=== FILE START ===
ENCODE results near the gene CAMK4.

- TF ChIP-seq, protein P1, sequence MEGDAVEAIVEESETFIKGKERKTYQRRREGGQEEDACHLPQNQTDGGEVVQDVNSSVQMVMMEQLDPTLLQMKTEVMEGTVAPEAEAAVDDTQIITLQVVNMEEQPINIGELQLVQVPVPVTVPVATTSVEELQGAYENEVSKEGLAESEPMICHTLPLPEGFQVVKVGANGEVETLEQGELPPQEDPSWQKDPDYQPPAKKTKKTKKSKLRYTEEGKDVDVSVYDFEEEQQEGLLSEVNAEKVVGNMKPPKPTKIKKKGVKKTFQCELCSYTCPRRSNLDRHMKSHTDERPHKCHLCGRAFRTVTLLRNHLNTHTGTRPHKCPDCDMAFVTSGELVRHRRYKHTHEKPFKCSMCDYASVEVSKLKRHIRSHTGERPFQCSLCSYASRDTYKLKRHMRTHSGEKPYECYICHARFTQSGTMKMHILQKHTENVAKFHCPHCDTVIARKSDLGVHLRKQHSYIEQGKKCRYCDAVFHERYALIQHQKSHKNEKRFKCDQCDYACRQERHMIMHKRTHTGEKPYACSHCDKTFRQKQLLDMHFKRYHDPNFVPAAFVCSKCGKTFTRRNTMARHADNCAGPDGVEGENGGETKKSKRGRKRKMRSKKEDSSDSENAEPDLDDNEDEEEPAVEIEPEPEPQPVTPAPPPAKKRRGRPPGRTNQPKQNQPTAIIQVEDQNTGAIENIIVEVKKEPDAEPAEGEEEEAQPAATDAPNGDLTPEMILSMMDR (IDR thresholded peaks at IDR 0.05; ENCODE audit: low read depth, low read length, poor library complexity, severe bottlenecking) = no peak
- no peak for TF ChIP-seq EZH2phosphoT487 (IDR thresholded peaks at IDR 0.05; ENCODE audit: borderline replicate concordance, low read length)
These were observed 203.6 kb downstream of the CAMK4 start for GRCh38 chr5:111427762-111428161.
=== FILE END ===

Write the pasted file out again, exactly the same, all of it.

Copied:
ENCODE results near the gene CAMK4.

- TF ChIP-seq, protein P1, sequence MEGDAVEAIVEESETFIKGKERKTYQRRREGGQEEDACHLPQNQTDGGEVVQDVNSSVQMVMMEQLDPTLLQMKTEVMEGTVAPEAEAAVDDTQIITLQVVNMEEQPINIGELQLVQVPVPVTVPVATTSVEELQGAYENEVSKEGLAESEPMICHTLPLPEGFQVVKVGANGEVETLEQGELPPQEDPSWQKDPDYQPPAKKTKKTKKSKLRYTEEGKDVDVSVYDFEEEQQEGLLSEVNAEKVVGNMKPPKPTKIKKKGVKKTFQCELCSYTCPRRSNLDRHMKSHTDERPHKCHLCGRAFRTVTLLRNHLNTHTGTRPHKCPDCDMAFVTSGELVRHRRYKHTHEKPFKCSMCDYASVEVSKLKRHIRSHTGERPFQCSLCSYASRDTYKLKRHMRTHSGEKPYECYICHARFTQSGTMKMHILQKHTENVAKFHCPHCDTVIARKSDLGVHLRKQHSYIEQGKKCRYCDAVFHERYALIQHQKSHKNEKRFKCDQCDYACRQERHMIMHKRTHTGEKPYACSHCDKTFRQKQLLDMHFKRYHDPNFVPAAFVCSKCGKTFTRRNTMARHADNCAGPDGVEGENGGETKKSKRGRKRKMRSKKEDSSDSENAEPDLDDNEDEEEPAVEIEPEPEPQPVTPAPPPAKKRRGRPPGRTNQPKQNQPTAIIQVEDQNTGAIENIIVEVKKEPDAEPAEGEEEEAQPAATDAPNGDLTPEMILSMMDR (IDR thresholded peaks at IDR 0.05; ENCODE audit: low read depth, low read length, poor library complexity, severe bottlenecking) = no peak
- no peak for TF ChIP-seq EZH2phosphoT487 (IDR thresholded peaks at IDR 0.05; ENCODE audit: borderline replicate concordance, low read length)
These were observed 203.6 kb downstream of the CAMK4 start for GRCh38 chr5:111427762-111428161.